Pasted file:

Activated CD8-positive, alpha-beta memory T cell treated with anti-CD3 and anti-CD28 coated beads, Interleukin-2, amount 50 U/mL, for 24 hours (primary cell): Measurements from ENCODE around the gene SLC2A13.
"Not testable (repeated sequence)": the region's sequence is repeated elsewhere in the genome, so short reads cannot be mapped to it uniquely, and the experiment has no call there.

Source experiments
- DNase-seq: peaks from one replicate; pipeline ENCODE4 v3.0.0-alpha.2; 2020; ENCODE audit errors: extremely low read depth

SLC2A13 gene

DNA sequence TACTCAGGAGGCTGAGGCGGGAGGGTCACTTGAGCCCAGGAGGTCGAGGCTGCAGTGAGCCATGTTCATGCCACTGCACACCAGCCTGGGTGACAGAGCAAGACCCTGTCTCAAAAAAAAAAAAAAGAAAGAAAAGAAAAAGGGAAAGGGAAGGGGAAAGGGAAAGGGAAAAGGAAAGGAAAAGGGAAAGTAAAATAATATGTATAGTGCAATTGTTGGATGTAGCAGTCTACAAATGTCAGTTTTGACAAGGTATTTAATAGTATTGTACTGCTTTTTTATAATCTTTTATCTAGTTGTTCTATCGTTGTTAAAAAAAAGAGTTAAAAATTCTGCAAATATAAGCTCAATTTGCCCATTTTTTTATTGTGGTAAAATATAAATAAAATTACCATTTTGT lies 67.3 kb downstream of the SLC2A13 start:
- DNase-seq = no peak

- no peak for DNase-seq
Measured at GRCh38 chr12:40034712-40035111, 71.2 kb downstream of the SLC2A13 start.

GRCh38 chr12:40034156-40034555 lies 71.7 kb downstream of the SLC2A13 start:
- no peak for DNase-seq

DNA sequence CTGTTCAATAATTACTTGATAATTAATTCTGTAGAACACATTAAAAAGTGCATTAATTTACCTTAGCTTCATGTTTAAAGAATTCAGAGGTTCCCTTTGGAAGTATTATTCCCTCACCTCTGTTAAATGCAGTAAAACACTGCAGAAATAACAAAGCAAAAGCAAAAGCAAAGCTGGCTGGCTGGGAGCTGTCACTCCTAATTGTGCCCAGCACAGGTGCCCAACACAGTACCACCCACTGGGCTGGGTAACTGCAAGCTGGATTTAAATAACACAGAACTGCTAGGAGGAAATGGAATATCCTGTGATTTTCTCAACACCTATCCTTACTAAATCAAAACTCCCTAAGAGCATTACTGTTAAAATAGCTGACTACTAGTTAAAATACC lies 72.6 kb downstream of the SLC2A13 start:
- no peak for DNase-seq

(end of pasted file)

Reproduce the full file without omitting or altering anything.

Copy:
Activated CD8-positive, alpha-beta memory T cell treated with anti-CD3 and anti-CD28 coated beads, Interleukin-2, amount 50 U/mL, for 24 hours (primary cell): Measurements from ENCODE around the gene SLC2A13.
"Not testable (repeated sequence)": the region's sequence is repeated elsewhere in the genome, so short reads cannot be mapped to it uniquely, and the experiment has no call there.

Source experiments
- DNase-seq: peaks from one replicate; pipeline ENCODE4 v3.0.0-alpha.2; 2020; ENCODE audit errors: extremely low read depth

SLC2A13 gene

DNA sequence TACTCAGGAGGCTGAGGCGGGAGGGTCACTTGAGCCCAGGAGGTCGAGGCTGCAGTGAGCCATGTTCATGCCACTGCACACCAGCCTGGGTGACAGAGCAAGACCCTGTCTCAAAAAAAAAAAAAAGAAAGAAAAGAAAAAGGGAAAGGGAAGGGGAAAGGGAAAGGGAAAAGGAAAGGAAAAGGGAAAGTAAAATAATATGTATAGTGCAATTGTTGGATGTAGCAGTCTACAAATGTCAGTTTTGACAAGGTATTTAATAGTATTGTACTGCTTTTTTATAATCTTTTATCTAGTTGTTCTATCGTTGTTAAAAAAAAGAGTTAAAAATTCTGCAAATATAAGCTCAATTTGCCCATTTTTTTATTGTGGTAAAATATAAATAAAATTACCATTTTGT lies 67.3 kb downstream of the SLC2A13 start:
- DNase-seq = no peak

- no peak for DNase-seq
Measured at GRCh38 chr12:40034712-40035111, 71.2 kb downstream of the SLC2A13 start.

GRCh38 chr12:40034156-40034555 lies 71.7 kb downstream of the SLC2A13 start:
- no peak for DNase-seq

DNA sequence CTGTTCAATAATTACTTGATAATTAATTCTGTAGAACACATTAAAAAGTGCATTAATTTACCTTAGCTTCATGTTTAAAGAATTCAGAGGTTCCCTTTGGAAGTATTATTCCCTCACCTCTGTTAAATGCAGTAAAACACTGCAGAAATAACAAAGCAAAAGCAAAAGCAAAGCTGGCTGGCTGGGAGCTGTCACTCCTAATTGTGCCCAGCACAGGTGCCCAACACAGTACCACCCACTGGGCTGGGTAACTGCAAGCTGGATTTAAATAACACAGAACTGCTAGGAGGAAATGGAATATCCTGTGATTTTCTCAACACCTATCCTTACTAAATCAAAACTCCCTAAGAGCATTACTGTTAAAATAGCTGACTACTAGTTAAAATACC lies 72.6 kb downstream of the SLC2A13 start:
- no peak for DNase-seq